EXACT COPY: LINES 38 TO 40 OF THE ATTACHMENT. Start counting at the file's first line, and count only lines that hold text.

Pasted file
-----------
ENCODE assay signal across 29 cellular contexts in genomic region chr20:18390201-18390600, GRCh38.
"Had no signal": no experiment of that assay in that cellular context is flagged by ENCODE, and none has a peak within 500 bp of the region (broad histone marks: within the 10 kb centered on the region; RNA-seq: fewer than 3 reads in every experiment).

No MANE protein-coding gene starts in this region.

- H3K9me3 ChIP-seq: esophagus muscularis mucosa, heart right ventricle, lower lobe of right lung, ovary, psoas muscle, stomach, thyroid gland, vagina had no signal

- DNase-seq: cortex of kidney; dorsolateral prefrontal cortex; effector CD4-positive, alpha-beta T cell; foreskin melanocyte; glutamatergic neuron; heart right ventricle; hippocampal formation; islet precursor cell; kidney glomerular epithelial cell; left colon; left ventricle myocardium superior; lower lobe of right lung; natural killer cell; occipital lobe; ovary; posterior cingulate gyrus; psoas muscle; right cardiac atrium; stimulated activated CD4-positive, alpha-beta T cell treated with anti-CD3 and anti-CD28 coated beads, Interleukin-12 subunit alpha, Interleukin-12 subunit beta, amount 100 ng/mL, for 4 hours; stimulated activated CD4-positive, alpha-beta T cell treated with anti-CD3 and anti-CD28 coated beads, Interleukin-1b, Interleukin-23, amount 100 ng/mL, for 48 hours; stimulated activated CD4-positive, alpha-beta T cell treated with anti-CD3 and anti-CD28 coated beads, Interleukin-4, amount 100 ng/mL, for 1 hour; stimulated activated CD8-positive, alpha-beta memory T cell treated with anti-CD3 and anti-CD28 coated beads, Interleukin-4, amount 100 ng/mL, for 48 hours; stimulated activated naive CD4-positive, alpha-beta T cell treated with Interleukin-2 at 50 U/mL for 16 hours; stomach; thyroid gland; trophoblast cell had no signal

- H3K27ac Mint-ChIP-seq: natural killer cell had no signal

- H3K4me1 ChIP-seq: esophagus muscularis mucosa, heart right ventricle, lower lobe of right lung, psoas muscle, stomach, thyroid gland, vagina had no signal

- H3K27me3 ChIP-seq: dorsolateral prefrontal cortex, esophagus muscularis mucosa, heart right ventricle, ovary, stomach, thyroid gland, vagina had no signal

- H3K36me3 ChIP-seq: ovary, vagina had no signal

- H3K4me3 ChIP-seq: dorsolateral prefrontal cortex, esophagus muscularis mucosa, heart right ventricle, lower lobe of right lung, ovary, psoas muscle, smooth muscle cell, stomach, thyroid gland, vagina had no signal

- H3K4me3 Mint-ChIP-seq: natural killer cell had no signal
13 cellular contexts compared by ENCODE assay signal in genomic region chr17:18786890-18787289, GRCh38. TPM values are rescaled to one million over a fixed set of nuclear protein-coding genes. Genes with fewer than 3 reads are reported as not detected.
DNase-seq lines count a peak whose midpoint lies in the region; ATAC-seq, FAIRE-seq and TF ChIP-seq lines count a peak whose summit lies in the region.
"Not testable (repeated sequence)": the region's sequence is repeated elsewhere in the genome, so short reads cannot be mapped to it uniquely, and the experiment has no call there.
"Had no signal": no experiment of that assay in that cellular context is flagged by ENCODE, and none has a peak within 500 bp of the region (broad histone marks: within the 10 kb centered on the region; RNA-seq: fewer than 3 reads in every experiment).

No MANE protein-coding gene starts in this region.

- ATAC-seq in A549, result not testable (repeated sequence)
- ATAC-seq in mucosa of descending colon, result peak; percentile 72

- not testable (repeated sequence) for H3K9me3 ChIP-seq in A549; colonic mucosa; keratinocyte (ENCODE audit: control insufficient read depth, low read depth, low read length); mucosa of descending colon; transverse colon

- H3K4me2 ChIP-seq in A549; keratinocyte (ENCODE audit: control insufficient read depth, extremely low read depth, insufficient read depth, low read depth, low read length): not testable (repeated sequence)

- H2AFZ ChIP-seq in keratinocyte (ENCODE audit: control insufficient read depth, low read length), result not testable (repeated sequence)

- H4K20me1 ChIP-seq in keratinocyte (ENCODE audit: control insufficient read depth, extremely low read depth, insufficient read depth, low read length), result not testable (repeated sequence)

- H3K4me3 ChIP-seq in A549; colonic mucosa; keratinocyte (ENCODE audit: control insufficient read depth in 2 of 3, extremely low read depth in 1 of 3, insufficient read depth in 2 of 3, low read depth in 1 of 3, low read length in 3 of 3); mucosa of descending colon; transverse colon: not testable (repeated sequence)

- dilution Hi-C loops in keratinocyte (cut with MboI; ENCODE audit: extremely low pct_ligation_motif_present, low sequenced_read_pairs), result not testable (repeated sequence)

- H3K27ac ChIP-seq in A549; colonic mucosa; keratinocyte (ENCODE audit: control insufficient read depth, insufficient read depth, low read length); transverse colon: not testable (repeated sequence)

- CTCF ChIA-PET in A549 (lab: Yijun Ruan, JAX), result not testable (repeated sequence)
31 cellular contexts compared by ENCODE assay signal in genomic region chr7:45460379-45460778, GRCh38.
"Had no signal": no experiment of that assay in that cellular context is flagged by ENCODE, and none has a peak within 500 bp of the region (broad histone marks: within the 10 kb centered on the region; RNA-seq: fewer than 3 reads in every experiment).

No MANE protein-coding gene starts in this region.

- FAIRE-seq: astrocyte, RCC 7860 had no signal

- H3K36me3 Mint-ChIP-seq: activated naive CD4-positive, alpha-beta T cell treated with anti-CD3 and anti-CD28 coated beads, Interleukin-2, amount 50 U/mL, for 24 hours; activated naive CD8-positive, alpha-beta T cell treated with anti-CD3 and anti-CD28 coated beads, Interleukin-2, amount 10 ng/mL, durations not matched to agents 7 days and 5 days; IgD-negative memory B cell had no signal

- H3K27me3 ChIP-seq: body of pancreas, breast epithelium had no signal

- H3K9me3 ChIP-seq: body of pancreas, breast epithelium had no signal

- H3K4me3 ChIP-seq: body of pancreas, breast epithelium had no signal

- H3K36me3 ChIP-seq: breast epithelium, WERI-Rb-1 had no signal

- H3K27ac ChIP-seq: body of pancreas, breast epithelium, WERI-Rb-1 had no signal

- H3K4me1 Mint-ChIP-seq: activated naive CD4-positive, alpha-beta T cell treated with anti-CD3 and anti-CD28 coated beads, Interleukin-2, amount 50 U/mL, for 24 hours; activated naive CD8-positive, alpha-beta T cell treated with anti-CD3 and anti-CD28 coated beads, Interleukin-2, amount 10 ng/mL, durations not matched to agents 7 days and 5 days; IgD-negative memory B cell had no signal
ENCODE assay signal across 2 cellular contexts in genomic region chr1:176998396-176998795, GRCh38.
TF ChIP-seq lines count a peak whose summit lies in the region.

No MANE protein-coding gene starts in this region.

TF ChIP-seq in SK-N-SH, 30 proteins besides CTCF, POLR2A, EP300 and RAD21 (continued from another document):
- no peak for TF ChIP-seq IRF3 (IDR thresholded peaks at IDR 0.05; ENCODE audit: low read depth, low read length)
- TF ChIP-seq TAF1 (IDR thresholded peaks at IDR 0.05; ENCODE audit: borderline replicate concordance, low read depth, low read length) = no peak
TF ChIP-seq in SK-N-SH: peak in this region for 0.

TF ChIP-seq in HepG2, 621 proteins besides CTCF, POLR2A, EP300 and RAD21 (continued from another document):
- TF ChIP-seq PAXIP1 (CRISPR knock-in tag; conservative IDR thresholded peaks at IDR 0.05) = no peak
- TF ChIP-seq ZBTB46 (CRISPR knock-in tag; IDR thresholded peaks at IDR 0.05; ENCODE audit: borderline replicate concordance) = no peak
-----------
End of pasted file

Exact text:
ENCODE assay signal across 2 cellular contexts in genomic region chr1:176998396-176998795, GRCh38.
TF ChIP-seq lines count a peak whose summit lies in the region.

No MANE protein-coding gene starts in this region.